The Kursiyy has a transcending nature, which is also viewed in connection with creation and spatial existence at the same instant that it surrounds the entire universe; this is, in the language of the interpreters of the Qur’an and using an approach close to that of the Arsh which, as mentioned above, was used by Bediüzzaman, both encompassing and encompassed. As for its Owner, neither time, nor space, nor directions are in question for Him.

He is neither in the heavens nor on the earth;
Neither on the right nor on the left; neither before nor after;
He is absolutely free from any direction.
So He is never contained in space.
Ibrahim Haqqi

The ‘Arsh is His, so is the Kursiyy, but the All-Transcending One’s relations with these are not in the forms of sitting, being established, settling, covering a space, or needing. God Almighty is never like any created thing or being. His Existence is all-substantial; It is true existence and He exists by Himself. In the language of the scholars of Islam, God is the Necessarily Existent One. He has neither an opposite nor a peer, neither an equal nor a rival. The Kursiyy is, in a sense, the realm of the manifestation and implementation of His Commands and it is one of the truths which underlies a nature that we cannot know or comprehend; it is an elevated station that stirs up our feelings of amazement. Even though many opinions or considerations have been put forward concerning the Kursiyy, all of these are far from being able to describe it with its true, exact nature. They are not wrong or misleading, but it cannot be claimed that they are its exact or complete description.

The Kursiyy has also been viewed as the arena of the manifestation of all attributes of existence in the corporeal realm. All elevated realms and all the formations, changes, alterations, transformations, and instances of assuming color and shape in them occur according to the commands and rulings manifested therein. Atoms and particles revolve according to a program of Destiny by the Command and Will that is reflected from the Kursiyy; the stars and heavenly systems continue their existence in perfect harmony according to the principles or rulings manifested in the Kursiyy. The angels and spirit beings fulfill the commands of the creation and operation of the universe with their eyes fixed on the Kursiyy. In short, all the parts of existence, from the microcosm to the macrocosm, are made to act by the commands that issue from or through it, they preserve their accord through their connection with it, and continue to live turned to it, even though they do not abandon considering themselves in one way or another.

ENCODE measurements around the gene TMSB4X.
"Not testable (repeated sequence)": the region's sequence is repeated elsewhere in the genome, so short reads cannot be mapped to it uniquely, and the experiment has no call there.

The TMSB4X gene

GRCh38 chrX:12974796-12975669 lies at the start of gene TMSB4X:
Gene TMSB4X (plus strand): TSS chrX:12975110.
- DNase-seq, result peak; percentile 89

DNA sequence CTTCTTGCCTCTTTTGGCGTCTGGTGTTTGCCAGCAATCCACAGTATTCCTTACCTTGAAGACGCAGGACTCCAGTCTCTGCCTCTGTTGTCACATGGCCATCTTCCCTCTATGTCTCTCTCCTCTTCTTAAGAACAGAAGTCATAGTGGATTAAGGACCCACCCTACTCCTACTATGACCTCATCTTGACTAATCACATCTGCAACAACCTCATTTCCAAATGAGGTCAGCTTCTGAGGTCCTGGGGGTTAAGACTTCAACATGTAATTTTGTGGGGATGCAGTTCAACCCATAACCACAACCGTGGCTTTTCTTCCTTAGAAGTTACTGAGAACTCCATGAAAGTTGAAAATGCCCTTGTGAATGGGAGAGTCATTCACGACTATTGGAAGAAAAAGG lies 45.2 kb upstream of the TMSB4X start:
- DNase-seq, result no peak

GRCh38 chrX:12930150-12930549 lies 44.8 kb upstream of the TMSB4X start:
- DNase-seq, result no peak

Those who approached the Kursiyy from the perspective of the astronomy of Ptolemy viewed it as “the horizon of stationary realms” in the eighth layer of the heaven, and the ‘Arsh as “the allencompassing map” of the ninth heaven. This was what they were able to conclude according to their horizon of knowledge. According to the statements of the King of Prophets, upon him be peace and blessings, neither the ‘Arsh nor the Kursiyy, nor the realities concerning them are of the kind that we can approach according to our criteria; we are not able to comprehend them. Endowing them with a nature, one way or another, is beyond our capacity. In explaining the superior nature of the Kursiyy, the Pride of humankind, upon him be peace and blessings, says: “In relation to the Kursiyy, all of the worlds are like a ring cast on the desert.”[1] He said so only to draw attention to the incomprehensible vastness of the Kursiyy, to its function as the arena of the manifestations of and as a mirror to God’s commands, and to its being God’s Supreme Seat, where there is never a question of God sitting or of it covering space. It therefore means that there is nothing below the ‘Arsh more sublime and grand than the Kursiyy.